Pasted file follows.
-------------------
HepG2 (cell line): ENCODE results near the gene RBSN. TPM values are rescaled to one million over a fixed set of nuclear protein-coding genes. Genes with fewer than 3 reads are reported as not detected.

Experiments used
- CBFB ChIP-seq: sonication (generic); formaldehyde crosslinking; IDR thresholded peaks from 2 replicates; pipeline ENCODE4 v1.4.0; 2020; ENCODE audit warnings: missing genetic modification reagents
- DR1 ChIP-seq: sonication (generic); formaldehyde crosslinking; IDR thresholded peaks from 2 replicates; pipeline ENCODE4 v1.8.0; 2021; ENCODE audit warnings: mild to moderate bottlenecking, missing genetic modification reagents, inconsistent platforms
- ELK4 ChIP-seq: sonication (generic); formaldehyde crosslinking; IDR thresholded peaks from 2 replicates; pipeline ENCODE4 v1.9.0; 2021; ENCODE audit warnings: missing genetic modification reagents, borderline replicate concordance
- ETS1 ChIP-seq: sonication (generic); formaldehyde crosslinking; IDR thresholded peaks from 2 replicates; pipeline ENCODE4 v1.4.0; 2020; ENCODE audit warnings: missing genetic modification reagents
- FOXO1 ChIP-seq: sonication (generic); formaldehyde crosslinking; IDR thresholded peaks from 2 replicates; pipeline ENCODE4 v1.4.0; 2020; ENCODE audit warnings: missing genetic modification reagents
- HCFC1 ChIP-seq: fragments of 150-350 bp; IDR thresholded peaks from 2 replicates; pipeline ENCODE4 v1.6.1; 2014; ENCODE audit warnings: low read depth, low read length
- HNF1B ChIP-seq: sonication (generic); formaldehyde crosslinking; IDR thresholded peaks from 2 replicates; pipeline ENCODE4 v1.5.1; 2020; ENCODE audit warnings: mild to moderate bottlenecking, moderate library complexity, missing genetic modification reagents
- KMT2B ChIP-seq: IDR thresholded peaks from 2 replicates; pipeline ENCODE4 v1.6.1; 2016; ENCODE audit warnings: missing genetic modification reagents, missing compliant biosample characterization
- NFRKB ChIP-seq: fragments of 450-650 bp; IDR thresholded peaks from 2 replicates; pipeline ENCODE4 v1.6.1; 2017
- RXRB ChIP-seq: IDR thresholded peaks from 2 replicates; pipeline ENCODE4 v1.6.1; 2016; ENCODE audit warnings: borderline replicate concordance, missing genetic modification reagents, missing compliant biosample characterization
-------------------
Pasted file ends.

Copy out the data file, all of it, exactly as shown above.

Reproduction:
HepG2 (cell line): ENCODE results near the gene RBSN. TPM values are rescaled to one million over a fixed set of nuclear protein-coding genes. Genes with fewer than 3 reads are reported as not detected.

Experiments used
- CBFB ChIP-seq: sonication (generic); formaldehyde crosslinking; IDR thresholded peaks from 2 replicates; pipeline ENCODE4 v1.4.0; 2020; ENCODE audit warnings: missing genetic modification reagents
- DR1 ChIP-seq: sonication (generic); formaldehyde crosslinking; IDR thresholded peaks from 2 replicates; pipeline ENCODE4 v1.8.0; 2021; ENCODE audit warnings: mild to moderate bottlenecking, missing genetic modification reagents, inconsistent platforms
- ELK4 ChIP-seq: sonication (generic); formaldehyde crosslinking; IDR thresholded peaks from 2 replicates; pipeline ENCODE4 v1.9.0; 2021; ENCODE audit warnings: missing genetic modification reagents, borderline replicate concordance
- ETS1 ChIP-seq: sonication (generic); formaldehyde crosslinking; IDR thresholded peaks from 2 replicates; pipeline ENCODE4 v1.4.0; 2020; ENCODE audit warnings: missing genetic modification reagents
- FOXO1 ChIP-seq: sonication (generic); formaldehyde crosslinking; IDR thresholded peaks from 2 replicates; pipeline ENCODE4 v1.4.0; 2020; ENCODE audit warnings: missing genetic modification reagents
- HCFC1 ChIP-seq: fragments of 150-350 bp; IDR thresholded peaks from 2 replicates; pipeline ENCODE4 v1.6.1; 2014; ENCODE audit warnings: low read depth, low read length
- HNF1B ChIP-seq: sonication (generic); formaldehyde crosslinking; IDR thresholded peaks from 2 replicates; pipeline ENCODE4 v1.5.1; 2020; ENCODE audit warnings: mild to moderate bottlenecking, moderate library complexity, missing genetic modification reagents
- KMT2B ChIP-seq: IDR thresholded peaks from 2 replicates; pipeline ENCODE4 v1.6.1; 2016; ENCODE audit warnings: missing genetic modification reagents, missing compliant biosample characterization
- NFRKB ChIP-seq: fragments of 450-650 bp; IDR thresholded peaks from 2 replicates; pipeline ENCODE4 v1.6.1; 2017
- RXRB ChIP-seq: IDR thresholded peaks from 2 replicates; pipeline ENCODE4 v1.6.1; 2016; ENCODE audit warnings: borderline replicate concordance, missing genetic modification reagents, missing compliant biosample characterization